Beauty and the Beast

Starring Andrea McArdle

The Palace Theatre, NYC -- 5/21/99

Review by John Kenrick

There are few bona fide musical theatre stars these days. Mind you, there are plenty of "stars" working in musicals, but they tend to be shopworn TV or film stars looking to boost their sagging careers. (Remember how Grease turned Brooke Shields from a "has been" into a "hot property"?) But it is nearly impossible to find stars who built their careers primarily in musical theatre. Most of that disappearing breed are either "of a certain age," working on a television series, or retired.

Andrea McArdle is a genuine musical theatre star. From Annie to Starlight Express to Les Miz to State Fair, she has made her name in musical theatre with a glorious voice and a disarming stage presence. When it was announced that she was taking over the role of Belle in the Broadway company of Beauty and the Beast, it sounded like perfect casting. I blew the bucks, got front orchestra seats and took my Mom as a belated birthday present. (Note: the last time my mother went to see a show on Broadway was when I took her to see the original cast of Annie over 22 years ago. Talk about symmetry!)

I am delighted to tell you that Ms. McArdle did not disappoint us. Looking lovely, she had the audience in the palm of her hand from the moment she came on stage. Her voice is better than ever, with a powerhouse sound that could warm the heart of any theatre buff, and her strong presence made the show much more effective that it has been up till now. She has no trouble switching from charming to feisty in a flash. I liked Susan Egan and enjoyed others I have seen in this role, but McArdle is easily the best of the Belles.

She had a fine match in James Barbour, who's grand baritone made the Beast's numbers breathtaking. He also struck a nice balance between the dark and light sides of the Beast, a trick other actors have not always pulled off. The result was a scary but ultimately lovable character, just as the late Howard Ashman had intended. He also has the good looks required t make the Beast’s final transformation really work. Barbour is the very model of a Broadway leading man, and I hope an original role worthy of his talents comes along soon.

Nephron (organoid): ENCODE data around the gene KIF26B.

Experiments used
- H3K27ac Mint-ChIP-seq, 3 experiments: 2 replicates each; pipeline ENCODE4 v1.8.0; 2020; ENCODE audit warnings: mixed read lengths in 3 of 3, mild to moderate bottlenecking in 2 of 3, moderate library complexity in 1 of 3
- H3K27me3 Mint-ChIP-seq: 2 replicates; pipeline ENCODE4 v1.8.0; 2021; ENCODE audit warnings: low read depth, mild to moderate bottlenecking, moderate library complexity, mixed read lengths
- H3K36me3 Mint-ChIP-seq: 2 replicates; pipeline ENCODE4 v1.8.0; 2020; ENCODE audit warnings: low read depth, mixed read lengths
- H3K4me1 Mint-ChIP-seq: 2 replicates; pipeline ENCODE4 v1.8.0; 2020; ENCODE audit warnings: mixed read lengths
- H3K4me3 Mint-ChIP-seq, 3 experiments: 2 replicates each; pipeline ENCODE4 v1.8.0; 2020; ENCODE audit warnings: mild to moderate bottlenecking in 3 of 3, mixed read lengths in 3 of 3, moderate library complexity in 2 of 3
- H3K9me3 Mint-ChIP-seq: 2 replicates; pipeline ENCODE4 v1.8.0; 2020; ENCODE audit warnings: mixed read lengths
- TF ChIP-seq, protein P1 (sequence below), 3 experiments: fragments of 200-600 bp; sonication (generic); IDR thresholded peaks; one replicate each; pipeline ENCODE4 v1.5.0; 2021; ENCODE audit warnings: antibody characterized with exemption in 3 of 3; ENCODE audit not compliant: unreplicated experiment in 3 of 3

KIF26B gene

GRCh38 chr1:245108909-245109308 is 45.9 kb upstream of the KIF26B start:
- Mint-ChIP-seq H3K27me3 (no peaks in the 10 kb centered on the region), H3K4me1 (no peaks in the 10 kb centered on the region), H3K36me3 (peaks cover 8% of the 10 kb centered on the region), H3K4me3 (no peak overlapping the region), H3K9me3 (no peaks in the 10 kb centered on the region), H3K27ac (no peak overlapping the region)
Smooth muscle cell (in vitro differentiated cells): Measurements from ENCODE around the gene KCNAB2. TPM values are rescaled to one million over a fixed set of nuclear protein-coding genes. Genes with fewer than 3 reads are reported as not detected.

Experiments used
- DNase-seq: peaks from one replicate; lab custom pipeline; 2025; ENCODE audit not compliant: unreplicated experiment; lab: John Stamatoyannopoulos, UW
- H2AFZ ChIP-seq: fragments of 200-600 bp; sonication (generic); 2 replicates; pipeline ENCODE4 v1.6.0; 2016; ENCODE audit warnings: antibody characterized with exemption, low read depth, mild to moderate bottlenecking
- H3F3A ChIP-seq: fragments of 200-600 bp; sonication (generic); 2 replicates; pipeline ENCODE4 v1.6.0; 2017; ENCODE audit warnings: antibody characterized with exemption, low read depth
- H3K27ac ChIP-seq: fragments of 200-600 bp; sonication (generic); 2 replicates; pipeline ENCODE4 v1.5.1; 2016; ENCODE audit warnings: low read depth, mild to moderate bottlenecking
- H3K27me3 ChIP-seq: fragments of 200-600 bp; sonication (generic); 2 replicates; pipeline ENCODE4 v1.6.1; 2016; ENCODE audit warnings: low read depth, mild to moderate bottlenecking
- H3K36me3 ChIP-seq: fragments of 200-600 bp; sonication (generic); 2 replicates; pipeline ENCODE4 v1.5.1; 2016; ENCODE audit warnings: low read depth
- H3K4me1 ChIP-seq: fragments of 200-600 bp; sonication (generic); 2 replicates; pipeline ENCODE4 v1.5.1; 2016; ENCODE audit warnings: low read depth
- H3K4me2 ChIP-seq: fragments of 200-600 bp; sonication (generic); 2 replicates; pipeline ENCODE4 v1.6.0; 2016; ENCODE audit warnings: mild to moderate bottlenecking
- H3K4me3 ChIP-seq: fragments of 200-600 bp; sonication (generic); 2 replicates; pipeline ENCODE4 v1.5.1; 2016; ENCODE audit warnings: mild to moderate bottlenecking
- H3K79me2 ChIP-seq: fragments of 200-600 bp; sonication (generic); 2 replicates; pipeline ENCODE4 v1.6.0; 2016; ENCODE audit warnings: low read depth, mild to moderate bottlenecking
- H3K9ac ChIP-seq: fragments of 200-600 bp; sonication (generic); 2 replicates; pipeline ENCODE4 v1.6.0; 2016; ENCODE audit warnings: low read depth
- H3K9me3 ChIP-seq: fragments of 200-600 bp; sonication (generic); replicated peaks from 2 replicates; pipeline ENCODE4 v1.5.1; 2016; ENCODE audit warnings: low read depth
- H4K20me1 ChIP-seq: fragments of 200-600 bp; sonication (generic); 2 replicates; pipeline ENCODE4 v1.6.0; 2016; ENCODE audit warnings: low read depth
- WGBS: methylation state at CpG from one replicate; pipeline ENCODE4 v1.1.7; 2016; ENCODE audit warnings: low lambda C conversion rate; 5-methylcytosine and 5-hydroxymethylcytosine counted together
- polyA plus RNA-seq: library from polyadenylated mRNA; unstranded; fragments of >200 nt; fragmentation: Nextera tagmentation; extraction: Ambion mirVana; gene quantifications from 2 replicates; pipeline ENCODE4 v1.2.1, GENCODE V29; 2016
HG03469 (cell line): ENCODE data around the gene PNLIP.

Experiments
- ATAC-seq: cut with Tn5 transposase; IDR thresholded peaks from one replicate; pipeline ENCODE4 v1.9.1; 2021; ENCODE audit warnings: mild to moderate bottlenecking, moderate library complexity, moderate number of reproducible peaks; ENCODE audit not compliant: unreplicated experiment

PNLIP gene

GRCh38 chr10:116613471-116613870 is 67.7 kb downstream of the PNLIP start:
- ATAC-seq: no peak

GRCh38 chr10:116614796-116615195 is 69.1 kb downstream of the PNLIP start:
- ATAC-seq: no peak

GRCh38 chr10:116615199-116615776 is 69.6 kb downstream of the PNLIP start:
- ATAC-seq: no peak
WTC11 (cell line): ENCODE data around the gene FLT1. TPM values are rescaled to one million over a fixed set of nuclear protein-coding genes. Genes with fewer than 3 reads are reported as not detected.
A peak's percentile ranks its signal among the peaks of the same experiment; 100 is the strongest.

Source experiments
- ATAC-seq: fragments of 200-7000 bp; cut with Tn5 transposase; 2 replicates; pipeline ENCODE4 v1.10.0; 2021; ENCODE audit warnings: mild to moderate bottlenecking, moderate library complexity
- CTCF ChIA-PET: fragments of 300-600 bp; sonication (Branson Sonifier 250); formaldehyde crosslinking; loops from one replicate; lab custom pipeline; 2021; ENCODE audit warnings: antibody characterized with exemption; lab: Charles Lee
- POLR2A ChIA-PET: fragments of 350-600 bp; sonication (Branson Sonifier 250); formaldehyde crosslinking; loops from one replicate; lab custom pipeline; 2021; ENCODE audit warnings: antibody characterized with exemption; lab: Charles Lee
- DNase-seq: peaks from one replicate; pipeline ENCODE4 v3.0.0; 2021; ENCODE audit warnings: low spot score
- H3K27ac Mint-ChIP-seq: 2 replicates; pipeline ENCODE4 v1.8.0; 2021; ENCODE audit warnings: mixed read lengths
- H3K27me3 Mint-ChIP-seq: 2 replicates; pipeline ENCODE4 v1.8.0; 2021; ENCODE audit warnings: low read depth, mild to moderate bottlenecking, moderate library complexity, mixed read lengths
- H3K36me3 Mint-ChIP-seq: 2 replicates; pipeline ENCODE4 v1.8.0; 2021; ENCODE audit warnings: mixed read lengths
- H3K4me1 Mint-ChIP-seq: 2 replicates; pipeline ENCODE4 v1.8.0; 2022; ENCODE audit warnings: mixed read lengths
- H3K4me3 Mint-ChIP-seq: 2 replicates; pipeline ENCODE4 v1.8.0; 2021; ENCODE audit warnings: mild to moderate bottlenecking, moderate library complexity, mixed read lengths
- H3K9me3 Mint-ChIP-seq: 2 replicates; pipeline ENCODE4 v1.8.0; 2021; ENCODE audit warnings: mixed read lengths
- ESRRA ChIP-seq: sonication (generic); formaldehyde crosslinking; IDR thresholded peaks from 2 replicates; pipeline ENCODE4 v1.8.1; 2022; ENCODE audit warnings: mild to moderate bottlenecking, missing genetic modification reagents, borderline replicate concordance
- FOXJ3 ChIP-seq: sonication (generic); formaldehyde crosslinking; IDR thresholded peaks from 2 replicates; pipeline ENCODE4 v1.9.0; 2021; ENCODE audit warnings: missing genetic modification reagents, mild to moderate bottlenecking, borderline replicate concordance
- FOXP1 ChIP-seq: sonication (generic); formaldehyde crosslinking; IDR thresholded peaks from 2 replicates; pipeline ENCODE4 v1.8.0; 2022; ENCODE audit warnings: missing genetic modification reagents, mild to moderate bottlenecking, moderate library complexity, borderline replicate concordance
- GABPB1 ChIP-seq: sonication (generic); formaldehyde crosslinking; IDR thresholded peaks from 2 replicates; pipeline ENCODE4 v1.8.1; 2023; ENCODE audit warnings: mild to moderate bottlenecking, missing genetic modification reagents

The much loved Beth Fowler has returned as Mrs. Potts, a role she originated on Broadway and still handles adroitly. The other supporting actors were quite good, with one standout. Patrick Page, an actor new to me but with solid credentials, was a genuine show-stealer as Lumiere. Every line and bit of shtick hit home, and he gave "Be Our Guest" the sense of controlled hilarity that makes it really work. (Yes its overblown and silly, but its great to see an audience still can go nuts over such a joyous showstopper.) At curtain call time, the audience roared for Page as if he were a star -- an honor he had royally earned. I hope to see Mr. Page grace many more Broadway musicals -- he's a superb comic actor, with a great voice and extraordinary good looks to boot. Casting directors, please note!

The production still looks good, no mean feat after six years. There have been changes -- some good, some not so good. The original misguided idea of using stuffed wolves on poles during the forest chase scenes has been scrapped, but the new dancers in wolf costumes are ever so reminiscent of Cats. The human chorus is more cartoonish than when the show first opened, a drawback I noted in the national touring cast last year. Big mistake! This show has to be played for real -- playing it silly weakens the show for both adults and kids. The true Walt Disney legacy is to never play down to children, thereby never embarrassing adults. Would that the current Disney Corporation would keep that in mind on stage as it once did on screen.

But hey, the folks at Disney had the good sense to bring in Andrea McArdle, so I'm not going to be too hard on them. This lady is doing a wonderful job as Belle. Its that rare treat – a chance to see a total pro at her best -- what a pleasure!.

(By the way, I saw McArdle give a sensational performance a few years ago in a tour of Annie Get Your Gun, her singing was infinitely better than that of a MUCH older actress currently playing that part across the street. Now if only that show's producers would follow Disney's lead.)

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